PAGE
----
Carbon steel is sensitive to pH and suffers significant corrosion at low pH. The corrosion rate drops as the pH increases over 8.5, but corrosion increases at very high pH (over pH 12). As with other chemical reactions, corrosion increases with temperature. Consequently, high-heat-flux or high-temperature exchangers will suffer greater metal loss than transfer piping.
The amount of make-up water required by a cooling tower depends on many factors such as the air hygrometry and design parameters like the ΔT across the cooling tower but for quick assessments the following value is usually accepted:
In normal operation and due to the evaporation of part of the circulation water, the salt content in circulating water is continuously increasing in cooling water circuits. If no special measures are taken, the continuous accumulation of salts will lead to scale formation or incrustations after reaching the solubility limit. In order to avoid inadmissible salt content in the recirculation water circuit a certain level of water purging or blowdown is required.
The primary reason why scaling forms is that solubility of Calcium and Magnesium salts in water decreases as the temperature and concentrations increase. When feed-water salinity is elevated or blow-down is not enough the concentration of the scale-forming salts exceeds solubility and precipitation, hence scale, starts. Our water treatment solutions designed for cooling towers can help reducing the scaling risk in cooling towers.
The blowdown amount will depend on concentration cycles or recirculated water salinity. The limits of performance for each cooling tower will depend on the design materials, fill packing used, and the process for which it works but in general 1800 μS/cm or 1300 ppm TDS are considered industry limits for the circulating water salinity in cooling tower systems.
Since cooling tower water losses due to blowdown, evaporation and entrained droplets are replaced with make-up water, make-up water salinity will define the starting salinity level of the circulation water.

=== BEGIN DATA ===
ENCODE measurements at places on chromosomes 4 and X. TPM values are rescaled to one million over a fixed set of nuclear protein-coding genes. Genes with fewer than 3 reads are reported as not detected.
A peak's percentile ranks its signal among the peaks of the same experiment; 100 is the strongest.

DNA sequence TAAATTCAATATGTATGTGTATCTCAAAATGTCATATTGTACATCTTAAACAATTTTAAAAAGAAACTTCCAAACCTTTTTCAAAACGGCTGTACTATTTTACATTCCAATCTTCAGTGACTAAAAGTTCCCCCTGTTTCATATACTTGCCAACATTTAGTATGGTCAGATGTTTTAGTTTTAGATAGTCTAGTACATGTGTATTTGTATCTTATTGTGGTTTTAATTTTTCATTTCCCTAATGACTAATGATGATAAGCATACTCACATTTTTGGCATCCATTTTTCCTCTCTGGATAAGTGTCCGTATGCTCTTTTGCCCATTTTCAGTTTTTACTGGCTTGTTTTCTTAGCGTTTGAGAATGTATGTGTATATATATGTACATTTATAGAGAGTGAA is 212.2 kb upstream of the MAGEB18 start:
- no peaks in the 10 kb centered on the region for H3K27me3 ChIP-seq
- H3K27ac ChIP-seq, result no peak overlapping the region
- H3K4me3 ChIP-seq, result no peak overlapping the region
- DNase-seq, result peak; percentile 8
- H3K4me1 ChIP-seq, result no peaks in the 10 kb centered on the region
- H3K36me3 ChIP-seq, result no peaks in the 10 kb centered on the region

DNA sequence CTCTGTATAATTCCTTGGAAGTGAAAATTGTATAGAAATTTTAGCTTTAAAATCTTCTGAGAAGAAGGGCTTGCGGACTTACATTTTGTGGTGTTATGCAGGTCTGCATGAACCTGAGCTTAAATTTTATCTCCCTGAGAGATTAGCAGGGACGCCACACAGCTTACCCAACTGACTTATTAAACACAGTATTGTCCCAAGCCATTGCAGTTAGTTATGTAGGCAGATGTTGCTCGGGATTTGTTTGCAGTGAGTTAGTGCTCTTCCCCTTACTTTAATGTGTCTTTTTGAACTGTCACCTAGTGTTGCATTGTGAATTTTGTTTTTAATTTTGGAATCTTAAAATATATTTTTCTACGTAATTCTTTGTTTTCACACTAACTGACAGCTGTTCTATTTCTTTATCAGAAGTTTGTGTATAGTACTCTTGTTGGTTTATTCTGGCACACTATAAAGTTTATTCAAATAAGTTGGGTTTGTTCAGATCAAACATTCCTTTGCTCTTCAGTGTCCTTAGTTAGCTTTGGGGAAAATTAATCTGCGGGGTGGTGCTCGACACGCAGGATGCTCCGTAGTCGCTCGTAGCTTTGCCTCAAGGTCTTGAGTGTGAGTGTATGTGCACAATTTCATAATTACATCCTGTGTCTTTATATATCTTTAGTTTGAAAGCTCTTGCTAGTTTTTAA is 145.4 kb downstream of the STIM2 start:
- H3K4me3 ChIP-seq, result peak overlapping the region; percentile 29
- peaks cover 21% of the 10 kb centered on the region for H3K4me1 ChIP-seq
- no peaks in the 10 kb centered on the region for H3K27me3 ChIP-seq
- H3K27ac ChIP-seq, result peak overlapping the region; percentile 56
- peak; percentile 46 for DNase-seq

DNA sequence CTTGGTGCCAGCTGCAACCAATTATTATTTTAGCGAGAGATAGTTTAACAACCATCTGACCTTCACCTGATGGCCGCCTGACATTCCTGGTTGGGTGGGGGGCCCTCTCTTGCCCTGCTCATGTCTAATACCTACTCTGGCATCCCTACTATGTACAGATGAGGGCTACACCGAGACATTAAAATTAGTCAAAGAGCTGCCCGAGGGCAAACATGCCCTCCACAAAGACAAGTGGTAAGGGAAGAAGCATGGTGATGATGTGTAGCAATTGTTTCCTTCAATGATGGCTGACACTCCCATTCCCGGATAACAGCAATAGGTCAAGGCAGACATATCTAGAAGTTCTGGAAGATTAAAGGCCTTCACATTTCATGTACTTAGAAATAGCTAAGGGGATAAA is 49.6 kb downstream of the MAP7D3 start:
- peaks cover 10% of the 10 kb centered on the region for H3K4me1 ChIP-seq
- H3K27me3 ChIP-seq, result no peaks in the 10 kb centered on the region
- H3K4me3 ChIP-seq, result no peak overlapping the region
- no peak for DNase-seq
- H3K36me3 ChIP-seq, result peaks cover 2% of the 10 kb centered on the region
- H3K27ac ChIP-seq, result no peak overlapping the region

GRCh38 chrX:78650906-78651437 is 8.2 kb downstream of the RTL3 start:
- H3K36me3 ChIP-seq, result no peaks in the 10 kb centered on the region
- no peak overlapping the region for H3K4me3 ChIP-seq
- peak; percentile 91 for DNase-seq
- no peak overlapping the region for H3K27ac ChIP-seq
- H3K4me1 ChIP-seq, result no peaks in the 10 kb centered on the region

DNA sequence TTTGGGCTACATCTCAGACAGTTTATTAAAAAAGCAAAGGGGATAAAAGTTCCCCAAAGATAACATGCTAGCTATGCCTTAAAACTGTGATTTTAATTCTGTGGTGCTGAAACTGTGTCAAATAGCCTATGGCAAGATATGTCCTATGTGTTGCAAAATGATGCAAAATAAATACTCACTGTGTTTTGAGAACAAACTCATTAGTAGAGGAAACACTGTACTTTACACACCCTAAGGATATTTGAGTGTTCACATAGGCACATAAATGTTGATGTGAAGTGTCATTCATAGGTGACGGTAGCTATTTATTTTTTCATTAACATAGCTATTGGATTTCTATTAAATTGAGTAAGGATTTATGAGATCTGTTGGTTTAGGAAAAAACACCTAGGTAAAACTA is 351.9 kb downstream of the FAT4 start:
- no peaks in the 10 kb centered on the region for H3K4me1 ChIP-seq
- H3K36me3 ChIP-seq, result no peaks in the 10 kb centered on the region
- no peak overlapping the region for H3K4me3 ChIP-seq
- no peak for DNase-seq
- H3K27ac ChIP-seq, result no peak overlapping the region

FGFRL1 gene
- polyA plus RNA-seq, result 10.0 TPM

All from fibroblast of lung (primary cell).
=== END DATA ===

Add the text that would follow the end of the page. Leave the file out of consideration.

The higher the salinity of the make-up water, the lower the number of concentration cycles, the higher the blowdown amount and total water consumption.
Removing salinity (TDS or Total Dissolved Solids) in the cooling tower make-up water can increase the number of recirculation cycles, reduce the cooling tower blow down (waste water), and therefore reduce the overall water consumption up to 50%.
Desalination as make-up water treatment for cooling towers also reduces the amount of chemicals (scale inhibitors) required otherwise for water conditioning.
Nanofiltration and reverse osmosis are two common methods used in water treatment for cooling towers as both reduce the amount of TDS in make-up water .
Scale typically occurs inside the cooling tower water circuit in the fill packing, where the ions in the water concentrate by evaporation, and in heat-transfer elements (i.e. at the chiller’s condenser) reducing water throughput and heat exchange efficiency.
However it is also common to find scale incrustations in the basin and drift eliminator.
Fouling is different from scaling in the way that fouling deposits are formed from insoluble material suspended in water. Suspended solids, organic contaminants like oil, corrosion products, and microbial growth are typically responsible for boiler and cooling water fouling.